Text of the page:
Last week, the U.S. House of Representatives passed the Equality Act, a bill that would amend federal law (including Title VII of the Civil Rights Act of 1964) to prohibit discrimination on the basis of sexual orientation and gender identity.
These frequently asked questions on the legislation consider the chances that the Equality Act will pass Congress, its potential impact on current law, and employer best practices in light of broader discrimination protections.
Q: What are the key points employers should know about the current version of the Equality Act?
A: The bill passed by the House and ready for the Senate’s consideration would amend federal law to prohibit discrimination on the basis of sexual orientation and gender identity in employment, as well as in housing, public accommodations, public education, federal funding and programs, and the jury system (including addressing the issue of peremptory challenges to LGBTQ jurors). Notably, the U.S. Chamber of Commerce and other trade associations and business groups have expressed support for the Equality Act per their letter of March 13, 2019. These groups, however, were careful to note that their backing of the Equality Act was specific to the proposed amendments to Title VII to provide employment nondiscrimination protections based on sexual orientation and gender identity. These groups lauded the proposed Title VII changes as a “sensible approach” to complement businesses’ ongoing promotion of inclusion and equal opportunity, but also as a practical measure to enable them to recruit and retain the most talented employees.
Q: What are the chances of the Equality Act’s passing both chambers?
A: The bill passed the House, 236–173, with the support of nearly every Democratic representative. Moreover, several Republicans in the House also cast their votes in its favor. In all likelihood, however, the bill will die in the Senate, as it is not a high priority for Majority Leader Mitch McConnell (R-KY), who is laser-focused on confirming judges (President Trump’s 40th circuit court nominee was confirmed recently) and other nominees. Senator McConnell’s secondary focus is likely to be on “must-pass” legislation, such as government funding measures and the renewal of vital programs and the like, with his third and final focus being on Republican priorities. After these priorities, little legislative room will remain for the Equality Act.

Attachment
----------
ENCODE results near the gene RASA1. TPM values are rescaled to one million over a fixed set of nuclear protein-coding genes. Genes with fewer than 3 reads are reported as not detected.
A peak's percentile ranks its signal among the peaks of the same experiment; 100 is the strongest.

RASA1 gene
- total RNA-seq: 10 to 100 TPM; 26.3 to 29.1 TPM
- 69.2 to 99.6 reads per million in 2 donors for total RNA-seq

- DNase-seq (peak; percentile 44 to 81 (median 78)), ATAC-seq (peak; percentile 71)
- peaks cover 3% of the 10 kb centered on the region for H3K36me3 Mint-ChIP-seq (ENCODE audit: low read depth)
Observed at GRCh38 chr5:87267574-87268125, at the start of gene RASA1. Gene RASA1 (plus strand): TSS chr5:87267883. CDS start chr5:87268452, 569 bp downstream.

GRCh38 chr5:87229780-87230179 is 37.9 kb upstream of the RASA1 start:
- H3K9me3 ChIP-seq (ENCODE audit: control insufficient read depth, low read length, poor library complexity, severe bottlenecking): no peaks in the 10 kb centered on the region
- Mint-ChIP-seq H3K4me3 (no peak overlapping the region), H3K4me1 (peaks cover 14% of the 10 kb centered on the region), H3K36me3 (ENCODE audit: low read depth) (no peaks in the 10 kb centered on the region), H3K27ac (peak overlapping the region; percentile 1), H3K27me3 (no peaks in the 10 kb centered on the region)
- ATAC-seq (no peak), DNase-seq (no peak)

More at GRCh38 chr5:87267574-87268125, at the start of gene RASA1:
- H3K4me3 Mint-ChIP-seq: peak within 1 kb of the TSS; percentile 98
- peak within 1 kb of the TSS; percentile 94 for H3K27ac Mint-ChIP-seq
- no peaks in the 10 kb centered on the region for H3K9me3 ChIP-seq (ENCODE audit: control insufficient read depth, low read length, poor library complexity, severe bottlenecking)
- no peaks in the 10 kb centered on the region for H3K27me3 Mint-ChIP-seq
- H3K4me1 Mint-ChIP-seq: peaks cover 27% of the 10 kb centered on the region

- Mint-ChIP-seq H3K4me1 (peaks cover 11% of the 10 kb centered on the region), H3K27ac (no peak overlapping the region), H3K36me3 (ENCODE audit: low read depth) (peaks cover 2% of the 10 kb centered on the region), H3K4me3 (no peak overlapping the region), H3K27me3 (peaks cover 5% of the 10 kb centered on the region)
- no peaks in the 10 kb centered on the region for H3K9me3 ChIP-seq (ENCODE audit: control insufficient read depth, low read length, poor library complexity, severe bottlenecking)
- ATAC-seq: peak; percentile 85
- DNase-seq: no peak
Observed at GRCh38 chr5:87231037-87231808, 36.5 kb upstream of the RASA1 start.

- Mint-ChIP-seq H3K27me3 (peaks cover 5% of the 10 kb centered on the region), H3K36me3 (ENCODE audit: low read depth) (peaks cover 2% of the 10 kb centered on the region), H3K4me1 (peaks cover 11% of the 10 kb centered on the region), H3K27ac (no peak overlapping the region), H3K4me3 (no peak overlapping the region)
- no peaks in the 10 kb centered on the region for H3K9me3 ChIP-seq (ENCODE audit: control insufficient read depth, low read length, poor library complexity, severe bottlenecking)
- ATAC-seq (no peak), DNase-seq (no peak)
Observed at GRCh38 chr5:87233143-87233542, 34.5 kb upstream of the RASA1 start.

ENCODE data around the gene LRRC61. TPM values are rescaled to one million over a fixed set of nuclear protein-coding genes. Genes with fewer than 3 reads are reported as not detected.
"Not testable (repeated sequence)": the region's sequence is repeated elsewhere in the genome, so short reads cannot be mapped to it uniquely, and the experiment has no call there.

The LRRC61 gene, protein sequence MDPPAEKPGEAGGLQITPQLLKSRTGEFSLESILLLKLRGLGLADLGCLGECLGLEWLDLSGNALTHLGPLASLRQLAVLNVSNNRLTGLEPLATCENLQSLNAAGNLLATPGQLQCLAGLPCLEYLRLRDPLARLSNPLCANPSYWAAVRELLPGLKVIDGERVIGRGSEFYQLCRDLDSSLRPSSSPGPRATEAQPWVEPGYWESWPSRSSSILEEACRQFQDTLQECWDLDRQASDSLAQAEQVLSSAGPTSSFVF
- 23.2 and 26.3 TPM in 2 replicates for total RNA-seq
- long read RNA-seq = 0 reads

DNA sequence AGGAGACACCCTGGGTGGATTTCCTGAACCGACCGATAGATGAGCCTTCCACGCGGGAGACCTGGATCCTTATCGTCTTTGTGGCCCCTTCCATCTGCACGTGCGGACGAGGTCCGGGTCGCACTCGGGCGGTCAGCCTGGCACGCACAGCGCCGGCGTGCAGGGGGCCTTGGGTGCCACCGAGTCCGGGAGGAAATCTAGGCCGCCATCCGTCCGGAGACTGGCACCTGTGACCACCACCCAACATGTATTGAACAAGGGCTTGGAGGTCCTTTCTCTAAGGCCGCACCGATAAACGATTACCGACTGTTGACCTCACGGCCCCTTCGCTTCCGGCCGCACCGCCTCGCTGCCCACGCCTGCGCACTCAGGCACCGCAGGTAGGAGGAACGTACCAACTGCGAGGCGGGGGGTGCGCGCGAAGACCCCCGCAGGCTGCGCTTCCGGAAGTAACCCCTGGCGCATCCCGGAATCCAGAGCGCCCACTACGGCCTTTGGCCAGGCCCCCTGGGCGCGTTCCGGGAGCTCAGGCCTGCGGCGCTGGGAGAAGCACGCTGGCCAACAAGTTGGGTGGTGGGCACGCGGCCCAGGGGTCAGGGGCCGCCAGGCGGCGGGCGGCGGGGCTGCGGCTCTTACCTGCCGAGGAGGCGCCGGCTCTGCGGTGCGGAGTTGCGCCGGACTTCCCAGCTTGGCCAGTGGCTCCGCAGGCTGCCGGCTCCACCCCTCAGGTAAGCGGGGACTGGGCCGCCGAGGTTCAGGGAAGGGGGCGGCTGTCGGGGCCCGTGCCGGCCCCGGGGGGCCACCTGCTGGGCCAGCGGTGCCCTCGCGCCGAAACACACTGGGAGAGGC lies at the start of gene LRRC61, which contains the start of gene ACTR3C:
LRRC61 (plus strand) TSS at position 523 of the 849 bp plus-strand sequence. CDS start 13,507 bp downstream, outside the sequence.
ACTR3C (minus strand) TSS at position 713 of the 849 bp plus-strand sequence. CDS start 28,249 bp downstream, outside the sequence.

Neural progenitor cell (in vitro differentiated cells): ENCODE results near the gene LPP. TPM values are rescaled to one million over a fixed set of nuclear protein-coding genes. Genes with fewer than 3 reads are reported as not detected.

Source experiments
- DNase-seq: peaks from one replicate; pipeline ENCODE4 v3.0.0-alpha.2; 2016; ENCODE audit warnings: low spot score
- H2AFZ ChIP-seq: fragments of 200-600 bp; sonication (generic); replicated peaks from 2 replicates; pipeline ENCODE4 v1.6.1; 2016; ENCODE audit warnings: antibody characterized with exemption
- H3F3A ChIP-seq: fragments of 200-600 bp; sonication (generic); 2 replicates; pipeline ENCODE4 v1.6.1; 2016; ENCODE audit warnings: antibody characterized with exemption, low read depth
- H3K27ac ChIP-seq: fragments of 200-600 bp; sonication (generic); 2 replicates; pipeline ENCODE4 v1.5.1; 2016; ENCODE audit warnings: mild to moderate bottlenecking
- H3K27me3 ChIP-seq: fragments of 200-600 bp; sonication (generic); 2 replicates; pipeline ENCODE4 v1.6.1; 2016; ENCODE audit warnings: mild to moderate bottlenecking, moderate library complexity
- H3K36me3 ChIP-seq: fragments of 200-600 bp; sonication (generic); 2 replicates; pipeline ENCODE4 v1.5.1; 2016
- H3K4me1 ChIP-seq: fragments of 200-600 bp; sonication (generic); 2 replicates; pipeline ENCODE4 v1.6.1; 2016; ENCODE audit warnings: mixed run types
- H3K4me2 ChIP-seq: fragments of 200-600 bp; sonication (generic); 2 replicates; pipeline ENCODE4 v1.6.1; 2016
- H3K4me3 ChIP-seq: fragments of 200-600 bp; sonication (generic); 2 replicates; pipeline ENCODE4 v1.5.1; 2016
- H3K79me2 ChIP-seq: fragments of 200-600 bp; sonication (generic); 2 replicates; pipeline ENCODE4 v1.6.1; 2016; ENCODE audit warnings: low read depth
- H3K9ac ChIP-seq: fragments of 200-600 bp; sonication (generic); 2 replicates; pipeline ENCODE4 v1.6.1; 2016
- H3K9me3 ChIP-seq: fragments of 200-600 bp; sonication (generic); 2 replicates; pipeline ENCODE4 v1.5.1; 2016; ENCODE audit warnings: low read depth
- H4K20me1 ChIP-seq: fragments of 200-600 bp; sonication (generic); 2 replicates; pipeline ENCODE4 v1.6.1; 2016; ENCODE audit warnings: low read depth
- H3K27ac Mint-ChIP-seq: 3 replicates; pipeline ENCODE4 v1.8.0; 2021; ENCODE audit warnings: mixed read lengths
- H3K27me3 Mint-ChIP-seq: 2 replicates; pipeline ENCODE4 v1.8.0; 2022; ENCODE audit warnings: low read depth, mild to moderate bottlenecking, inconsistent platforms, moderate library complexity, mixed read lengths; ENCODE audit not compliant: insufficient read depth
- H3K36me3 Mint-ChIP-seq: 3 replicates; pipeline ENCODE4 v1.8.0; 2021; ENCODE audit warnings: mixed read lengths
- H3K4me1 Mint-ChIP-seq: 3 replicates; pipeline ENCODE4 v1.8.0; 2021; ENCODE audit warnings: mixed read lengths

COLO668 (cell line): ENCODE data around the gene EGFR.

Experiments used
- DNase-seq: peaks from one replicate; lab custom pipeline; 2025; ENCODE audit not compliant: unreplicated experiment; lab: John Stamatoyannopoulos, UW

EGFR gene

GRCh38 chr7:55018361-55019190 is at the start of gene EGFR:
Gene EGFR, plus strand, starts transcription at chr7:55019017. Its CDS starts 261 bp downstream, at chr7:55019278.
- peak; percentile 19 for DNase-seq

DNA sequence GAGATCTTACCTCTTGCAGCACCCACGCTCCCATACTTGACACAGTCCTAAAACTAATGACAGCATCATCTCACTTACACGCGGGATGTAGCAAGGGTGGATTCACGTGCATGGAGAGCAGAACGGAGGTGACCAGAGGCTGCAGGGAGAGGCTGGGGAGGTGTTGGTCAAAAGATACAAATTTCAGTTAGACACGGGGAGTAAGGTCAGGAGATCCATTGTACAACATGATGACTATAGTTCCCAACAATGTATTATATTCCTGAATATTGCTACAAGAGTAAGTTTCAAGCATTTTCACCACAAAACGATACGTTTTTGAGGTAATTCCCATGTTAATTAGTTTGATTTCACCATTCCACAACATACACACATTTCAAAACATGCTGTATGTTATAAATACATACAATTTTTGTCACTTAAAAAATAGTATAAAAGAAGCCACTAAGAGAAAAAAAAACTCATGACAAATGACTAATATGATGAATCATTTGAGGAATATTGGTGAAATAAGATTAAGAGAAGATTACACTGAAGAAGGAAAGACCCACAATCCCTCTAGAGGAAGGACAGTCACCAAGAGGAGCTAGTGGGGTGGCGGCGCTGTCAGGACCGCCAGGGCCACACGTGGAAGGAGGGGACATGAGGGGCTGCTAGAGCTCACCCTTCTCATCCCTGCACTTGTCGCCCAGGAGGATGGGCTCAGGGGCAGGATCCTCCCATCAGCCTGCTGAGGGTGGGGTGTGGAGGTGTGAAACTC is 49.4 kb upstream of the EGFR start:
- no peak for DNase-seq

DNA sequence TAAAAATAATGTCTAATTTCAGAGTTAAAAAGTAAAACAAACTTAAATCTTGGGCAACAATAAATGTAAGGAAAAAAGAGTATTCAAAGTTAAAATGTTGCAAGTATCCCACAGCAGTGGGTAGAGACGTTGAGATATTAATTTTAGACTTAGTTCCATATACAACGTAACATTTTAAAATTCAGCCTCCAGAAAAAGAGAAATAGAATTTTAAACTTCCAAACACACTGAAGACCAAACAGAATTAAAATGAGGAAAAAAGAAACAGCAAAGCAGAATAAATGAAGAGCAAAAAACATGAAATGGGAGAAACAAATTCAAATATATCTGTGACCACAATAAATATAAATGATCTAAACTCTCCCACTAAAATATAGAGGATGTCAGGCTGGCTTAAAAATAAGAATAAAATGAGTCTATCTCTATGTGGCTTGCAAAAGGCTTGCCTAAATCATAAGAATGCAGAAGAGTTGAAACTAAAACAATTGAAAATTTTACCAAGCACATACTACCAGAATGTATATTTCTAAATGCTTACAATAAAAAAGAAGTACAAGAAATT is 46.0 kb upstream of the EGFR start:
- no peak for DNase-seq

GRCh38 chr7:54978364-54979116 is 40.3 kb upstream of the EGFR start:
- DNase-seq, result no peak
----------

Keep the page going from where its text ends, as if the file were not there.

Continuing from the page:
Q: How has the business community’s support for such a law changed since earlier versions of this bill were introduced?
A: Compared to the level of business support for the Employment Non-Discrimination Act (ENDA), which was introduced in nearly every session of Congress for the past 20-plus years, along with previous iterations of the Equality Act, more of the broader business community endorses the current version of the Equality Act. Over the years, ENDA gained backing from many individual companies, but the national business associations stayed neutral. Now, many of these national associations are affirmatively supporting the Equality Act (or at least its Title VII provisions). This is occurring because (1) more and more members of these national groups are recognizing and advocating for these protections, so the associations are reflecting these changes, and (2) as new people have transitioned into leadership roles in these national associations, they are personally supportive of the proposed changes.
Q: Would the Equality Act still have an impact if the Supreme Court of the United States rules in favor of the U.S. Equal Employment Opportunity Commission (EEOC) in R.G. and G.R. Harris Funeral Homes v. EEOC?
A: The issues in Harris, which the Supreme Court agreed to hear in April 2019, don’t go nearly as far as the employment provisions and other federal protections contained in the Equality Act. Harris primarily focuses on whether Title VII’s prohibition on discrimination because of sex includes gender identity and protects transgender/transitioning employees and applicants. The Equality Act encompasses sexual orientation in addition to gender identity and far surpasses employment-specific issues, including discrimination based on both sexual orientation and gender identity in public housing, juries, and public accommodation. It is possible that the Supreme Court’s review could implicate sexual orientation, but the Equality Act of 2019 as introduced is far broader than the issues that the Supreme Court is likely to address.
Q: What workplace compliance and best practice tips do you recommend to employers when it comes to LGBT rights in the workplace?
A: Employers will likely want to thoroughly understand the laws of their cities, counties, and states of operation and, of course, comply. These laws and ordinances may cover sexual orientation and/or gender identity and/or gender expression—all three unique and standalone but potentially overlapping attributes. Due to the patchwork quilt of laws and differences among them, employers may consider developing a knowledge base and adopting a compliance mindset. It may be appropriate to review and update training modules to maximize inclusivity messaging and realistic scenarios consistent with the laws in your jurisdiction(s) of operation and elect to comply at the highest level. The reality is that many employers have elected to be maximally inclusive and amend their policies in the absence of clear and consistent federal law and, by supporting the Equality Act of 2019, are asking Congress to reflect this operational reality in federal law.
The author of this article was previously quoted on this topic in SHRM Online.